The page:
Biosolids Dewatering Facilities Odor Control at the Los Angeles County Sanitation Districts' Joint Water Pollution Control Plant

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Abstract:

The Los Angeles County Sanitation Districts operates one of the largest biosolids dewatering facilities in the United States at its Joint Water Pollution Control Plant. This facility, which produces over 1300 wet tons/day of biosolids, includes structures and equipment such as sludge storage wet wells, centrifuges, open belt conveyors, biosolids storage silos, and truck loading stations. The Joint Water Pollution Control Plant was originally sited in a rural setting but with extensive population growth over the last few decades it is now close to residential neighborhoods, large retail stores and several major thoroughfares. Due to the plant's location there is both public and regulatory pressure to assure that no biosolids odors are detected beyond the fenceline. Odor control at the biosolids dewatering facility is a significant undertaking due to the very odorous compounds that must be treated and because many of the processing facilities are large and uncovered, which makes ventilation difficult. To address this problem and come up with a solution, an extensive odor study was conducted. The odor study analyzed the different sources of odors from the biosolids dewatering facility, rated the odor sources by the use of odor panel analyses and used the odor panel results in atmospheric dispersion modeling to estimate off-site odors. Based upon the results of the atmospheric dispersion modeling a two stage approach is being used to control biosolids odors. The first stage of the odor control project is controlling odors from several of the sources that were identified as having a potential to produce significant off-site odors. The controls include using temporary covers, ventilation systems and modular biofilter units to treat the odorous air. The second phase of odor control consists of construction of a permanent odor control system for all the significant odor sources. The permanent system will include covers on conveyance systems, sludge silos, containment of a truck loading station, ventilation of the covered and contained processes and treatment of the ventilated air by two large biofilter units that will handle a combined air flow of 175,000 cfm.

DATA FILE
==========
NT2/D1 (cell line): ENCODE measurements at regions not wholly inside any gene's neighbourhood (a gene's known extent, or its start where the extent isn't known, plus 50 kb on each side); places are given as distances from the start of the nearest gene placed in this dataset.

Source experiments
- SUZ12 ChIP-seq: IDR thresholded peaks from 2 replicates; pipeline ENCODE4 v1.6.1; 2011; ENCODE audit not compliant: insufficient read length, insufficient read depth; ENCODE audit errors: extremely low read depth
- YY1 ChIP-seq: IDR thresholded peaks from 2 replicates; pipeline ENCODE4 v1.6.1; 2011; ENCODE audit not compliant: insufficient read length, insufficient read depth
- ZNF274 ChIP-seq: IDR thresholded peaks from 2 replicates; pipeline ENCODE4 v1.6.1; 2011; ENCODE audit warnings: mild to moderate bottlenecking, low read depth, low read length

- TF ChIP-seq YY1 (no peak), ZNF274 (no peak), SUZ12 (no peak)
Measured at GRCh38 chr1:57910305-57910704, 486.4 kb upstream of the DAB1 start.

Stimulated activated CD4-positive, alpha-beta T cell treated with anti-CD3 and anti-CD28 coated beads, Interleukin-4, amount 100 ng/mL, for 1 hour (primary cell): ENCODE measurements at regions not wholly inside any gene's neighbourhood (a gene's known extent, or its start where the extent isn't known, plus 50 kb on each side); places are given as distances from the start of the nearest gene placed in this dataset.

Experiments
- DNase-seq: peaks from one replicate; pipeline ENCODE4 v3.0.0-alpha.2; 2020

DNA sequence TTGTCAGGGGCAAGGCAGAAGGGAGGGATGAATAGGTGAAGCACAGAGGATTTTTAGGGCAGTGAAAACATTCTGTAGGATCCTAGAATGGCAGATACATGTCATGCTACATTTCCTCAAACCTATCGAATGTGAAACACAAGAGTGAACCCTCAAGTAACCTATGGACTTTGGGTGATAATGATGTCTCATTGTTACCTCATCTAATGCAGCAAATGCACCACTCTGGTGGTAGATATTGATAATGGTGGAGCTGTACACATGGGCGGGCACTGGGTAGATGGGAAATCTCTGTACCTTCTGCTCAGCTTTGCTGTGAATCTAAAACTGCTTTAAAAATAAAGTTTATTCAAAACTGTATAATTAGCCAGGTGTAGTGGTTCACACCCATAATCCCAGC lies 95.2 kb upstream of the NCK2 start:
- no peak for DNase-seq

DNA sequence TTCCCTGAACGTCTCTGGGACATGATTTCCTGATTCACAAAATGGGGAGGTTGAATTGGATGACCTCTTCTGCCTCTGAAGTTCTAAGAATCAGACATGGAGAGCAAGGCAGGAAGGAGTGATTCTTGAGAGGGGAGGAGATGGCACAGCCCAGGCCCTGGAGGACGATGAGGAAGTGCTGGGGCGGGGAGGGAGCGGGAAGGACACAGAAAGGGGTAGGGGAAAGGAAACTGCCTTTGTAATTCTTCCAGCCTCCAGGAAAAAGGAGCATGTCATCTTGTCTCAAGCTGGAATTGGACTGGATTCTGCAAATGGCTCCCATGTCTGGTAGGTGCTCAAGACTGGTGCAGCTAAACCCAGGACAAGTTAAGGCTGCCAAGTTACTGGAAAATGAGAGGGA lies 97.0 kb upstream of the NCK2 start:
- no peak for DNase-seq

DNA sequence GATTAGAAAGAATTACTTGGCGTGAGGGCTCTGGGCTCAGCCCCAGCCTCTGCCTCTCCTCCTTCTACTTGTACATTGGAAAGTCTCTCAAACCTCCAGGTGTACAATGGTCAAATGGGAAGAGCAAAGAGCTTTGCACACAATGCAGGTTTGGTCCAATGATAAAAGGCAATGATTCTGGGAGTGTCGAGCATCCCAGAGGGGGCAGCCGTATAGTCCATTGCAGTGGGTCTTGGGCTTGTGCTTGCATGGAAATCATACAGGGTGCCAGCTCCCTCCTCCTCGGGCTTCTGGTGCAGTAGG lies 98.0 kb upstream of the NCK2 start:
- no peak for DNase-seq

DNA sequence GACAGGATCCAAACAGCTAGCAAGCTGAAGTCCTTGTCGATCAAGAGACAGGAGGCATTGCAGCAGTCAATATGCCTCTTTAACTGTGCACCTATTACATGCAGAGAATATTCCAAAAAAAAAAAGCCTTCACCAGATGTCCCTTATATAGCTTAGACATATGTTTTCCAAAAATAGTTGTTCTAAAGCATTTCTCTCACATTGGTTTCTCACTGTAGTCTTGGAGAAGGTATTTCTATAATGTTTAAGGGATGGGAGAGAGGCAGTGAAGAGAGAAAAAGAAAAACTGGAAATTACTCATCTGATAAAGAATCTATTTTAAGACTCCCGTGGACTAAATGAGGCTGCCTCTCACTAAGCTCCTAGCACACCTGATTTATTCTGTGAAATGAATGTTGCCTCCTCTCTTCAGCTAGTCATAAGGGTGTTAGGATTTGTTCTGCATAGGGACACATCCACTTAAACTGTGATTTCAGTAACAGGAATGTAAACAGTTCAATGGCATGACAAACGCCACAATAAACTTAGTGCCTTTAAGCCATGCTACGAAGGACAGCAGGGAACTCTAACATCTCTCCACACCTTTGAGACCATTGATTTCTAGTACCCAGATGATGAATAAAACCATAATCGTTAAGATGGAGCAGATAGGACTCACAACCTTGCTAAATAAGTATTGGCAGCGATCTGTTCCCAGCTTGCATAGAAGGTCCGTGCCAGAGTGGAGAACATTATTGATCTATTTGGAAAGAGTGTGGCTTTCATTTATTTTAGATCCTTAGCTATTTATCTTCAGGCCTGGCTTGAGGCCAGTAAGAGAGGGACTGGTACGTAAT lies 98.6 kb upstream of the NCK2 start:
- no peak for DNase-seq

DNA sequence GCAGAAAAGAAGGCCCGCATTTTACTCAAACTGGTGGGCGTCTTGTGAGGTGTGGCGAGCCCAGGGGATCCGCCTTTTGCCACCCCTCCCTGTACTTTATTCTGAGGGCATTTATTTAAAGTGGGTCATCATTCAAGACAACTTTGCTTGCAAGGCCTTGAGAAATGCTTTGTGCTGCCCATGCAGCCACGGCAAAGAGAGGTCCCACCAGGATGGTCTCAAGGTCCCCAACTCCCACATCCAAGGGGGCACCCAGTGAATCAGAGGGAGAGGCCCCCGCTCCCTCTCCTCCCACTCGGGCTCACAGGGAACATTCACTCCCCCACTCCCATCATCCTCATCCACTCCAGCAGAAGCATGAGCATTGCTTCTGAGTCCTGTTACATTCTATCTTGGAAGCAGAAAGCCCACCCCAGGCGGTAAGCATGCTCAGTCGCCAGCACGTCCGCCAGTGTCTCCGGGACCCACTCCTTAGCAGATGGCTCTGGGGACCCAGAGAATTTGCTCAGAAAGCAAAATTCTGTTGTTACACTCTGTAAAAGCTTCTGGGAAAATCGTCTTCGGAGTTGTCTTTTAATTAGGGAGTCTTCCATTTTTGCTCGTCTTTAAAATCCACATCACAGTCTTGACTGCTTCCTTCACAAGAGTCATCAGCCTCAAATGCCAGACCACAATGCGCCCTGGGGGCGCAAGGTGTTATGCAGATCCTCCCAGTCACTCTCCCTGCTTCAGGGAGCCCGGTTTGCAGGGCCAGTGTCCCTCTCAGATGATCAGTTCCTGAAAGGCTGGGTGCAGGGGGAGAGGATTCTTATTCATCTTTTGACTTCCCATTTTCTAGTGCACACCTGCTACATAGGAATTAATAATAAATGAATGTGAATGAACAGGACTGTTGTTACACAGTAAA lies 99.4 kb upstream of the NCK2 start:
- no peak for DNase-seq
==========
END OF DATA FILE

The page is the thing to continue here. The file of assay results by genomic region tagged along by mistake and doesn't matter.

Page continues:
Document Type: Research Article

DOI: http://dx.doi.org/10.2175/193864702784247963

Publication date: January 1, 2002

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  • Proceedings of the Water Environment Federation is an archive of papers published in the proceedings of the annual Water Environment Federation® Technical Exhibition and Conference (WEFTEC® ) and specialty conferences held since the year 2000. These proceedings are not peer reviewed.

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